Don Johnson Gets $19 Million to End 'Nash Bridges' Dispute
Instead of another appeal, the parties resolve a high-profile dispute over money owed from the 1996-2001 CBS cop drama.
Don Johnson's fight over money from Nash Bridges is officially over.
In 2010, Johnson scored a big $50 million courtroom victory in his lawsuit against Rysher Entertainment. Last October, the award was cut to $15 million on appeal.
Both sides could have continued the battle to a higher appeals court, but recent court papers submitted at the Los Angeles Superior Court reveal that at the end of January, Rysher wired nearly $19 million to Johnson's production company.
Johnson has now signed an acknowledgment of satisfaction of the judgment.
Johnson's lawsuit against Rysher became a big deal in the summer of 2010 when it went to a jury trial.
The actor claimed that his 1995 deal with Rysher entitled him to half-ownership of Nash Bridges if it lasted 66 episodes. The show lasted 122 episodes.
Johnson sued for 50 percent of the show's money. At trial, his attorneys pointed to the profits the 1996-2001 drama made from re-reruns.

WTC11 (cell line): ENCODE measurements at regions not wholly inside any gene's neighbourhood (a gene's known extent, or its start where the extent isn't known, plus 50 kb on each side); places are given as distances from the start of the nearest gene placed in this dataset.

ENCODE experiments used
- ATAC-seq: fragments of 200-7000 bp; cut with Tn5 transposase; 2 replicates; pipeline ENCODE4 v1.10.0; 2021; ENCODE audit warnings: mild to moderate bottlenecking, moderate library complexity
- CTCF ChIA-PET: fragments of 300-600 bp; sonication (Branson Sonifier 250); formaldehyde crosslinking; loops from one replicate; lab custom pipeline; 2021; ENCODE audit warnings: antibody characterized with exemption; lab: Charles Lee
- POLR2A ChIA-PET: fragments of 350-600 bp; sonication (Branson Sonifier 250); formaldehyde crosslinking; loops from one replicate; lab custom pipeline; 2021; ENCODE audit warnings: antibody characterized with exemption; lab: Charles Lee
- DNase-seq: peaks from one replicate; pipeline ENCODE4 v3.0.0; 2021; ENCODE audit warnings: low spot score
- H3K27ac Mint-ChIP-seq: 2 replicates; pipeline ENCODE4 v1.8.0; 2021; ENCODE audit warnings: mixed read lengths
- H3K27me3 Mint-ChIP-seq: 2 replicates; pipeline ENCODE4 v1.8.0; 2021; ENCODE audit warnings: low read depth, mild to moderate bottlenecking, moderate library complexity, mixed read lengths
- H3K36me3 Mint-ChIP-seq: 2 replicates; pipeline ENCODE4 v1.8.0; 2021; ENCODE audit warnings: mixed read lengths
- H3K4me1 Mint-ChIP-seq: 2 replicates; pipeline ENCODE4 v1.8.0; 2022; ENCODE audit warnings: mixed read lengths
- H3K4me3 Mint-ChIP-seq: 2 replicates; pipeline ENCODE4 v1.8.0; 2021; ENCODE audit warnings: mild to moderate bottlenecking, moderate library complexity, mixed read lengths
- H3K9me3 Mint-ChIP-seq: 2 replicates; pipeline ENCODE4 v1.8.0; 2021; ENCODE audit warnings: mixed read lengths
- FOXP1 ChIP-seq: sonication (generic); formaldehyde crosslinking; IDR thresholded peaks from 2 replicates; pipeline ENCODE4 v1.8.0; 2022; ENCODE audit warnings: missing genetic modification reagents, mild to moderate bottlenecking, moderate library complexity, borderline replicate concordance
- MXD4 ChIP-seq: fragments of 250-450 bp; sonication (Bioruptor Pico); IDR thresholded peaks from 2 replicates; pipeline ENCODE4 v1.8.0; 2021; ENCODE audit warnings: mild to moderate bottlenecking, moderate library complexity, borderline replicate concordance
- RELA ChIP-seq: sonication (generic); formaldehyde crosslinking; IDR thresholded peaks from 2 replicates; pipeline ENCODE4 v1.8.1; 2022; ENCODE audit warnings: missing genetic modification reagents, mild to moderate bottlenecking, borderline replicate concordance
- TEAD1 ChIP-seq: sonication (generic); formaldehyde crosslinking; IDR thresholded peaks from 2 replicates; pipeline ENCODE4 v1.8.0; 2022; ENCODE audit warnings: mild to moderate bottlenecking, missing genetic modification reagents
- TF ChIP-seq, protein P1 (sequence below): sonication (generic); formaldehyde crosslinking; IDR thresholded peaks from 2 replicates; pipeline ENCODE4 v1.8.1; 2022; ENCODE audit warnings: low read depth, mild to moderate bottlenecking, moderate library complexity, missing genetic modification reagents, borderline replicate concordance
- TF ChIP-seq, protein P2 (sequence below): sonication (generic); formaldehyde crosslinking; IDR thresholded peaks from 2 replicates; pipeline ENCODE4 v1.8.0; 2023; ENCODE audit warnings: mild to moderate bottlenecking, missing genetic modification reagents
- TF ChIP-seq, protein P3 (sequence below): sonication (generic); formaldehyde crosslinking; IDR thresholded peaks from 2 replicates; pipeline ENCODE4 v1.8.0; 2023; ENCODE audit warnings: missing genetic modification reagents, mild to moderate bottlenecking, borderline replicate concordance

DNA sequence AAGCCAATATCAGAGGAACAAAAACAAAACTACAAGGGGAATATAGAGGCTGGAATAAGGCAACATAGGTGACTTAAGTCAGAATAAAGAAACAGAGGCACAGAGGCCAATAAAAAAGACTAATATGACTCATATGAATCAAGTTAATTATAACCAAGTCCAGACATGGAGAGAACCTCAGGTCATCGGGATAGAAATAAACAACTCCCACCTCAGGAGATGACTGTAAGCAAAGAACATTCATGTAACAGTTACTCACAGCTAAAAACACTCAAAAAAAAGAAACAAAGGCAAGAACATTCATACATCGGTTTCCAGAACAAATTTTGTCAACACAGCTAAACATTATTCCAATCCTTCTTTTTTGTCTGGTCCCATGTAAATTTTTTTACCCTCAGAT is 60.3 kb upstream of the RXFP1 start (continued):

In response, Rysher believed that Johnson's compensation should be dictated by a contractual provision on "adjusted gross receipts" or the licensing profits that Rysher attained for the series after certain distribution fees and production costs. Rysher maintained that the series was a very expensive show to produce, and that Nash Bridges was $40 million the red.
A jury awarded Johnson $23.2 million, and then, the judge awarded interest, ballooning the total award to $50 million.
In October, a California appellate court said that the trial judge was right to throw the ambiguities of Johnson's contract to a trial, but also trimmed the $50 million down to $15 million because of a finding that both the judge and jury had improperly determined prejudgment interest.
Now the dispute has been solved. Rysher will get some money back since it deposited nearly $44 million in January 2011 with the Los Angeles County Treasurer to stay enforcement of the trial award pending appeal.
The company was represented by Bart Williams of Munger Tolles & Olson at trial and John Taylor at Horvitz & Levy on appeal. Rysher was also represented by Theodore Boutrous Jr. and others at Gibson, Dunn & Crutcher.
Johnson was represented by Mark Holscher and Christopher Landau of Kirkland & Ellis.
Correction: The original post stated that Rysher is now owned by Mark Cuban's and Todd Wagner's 2929 Entertainment. Rysher was sold by the company in 2006.
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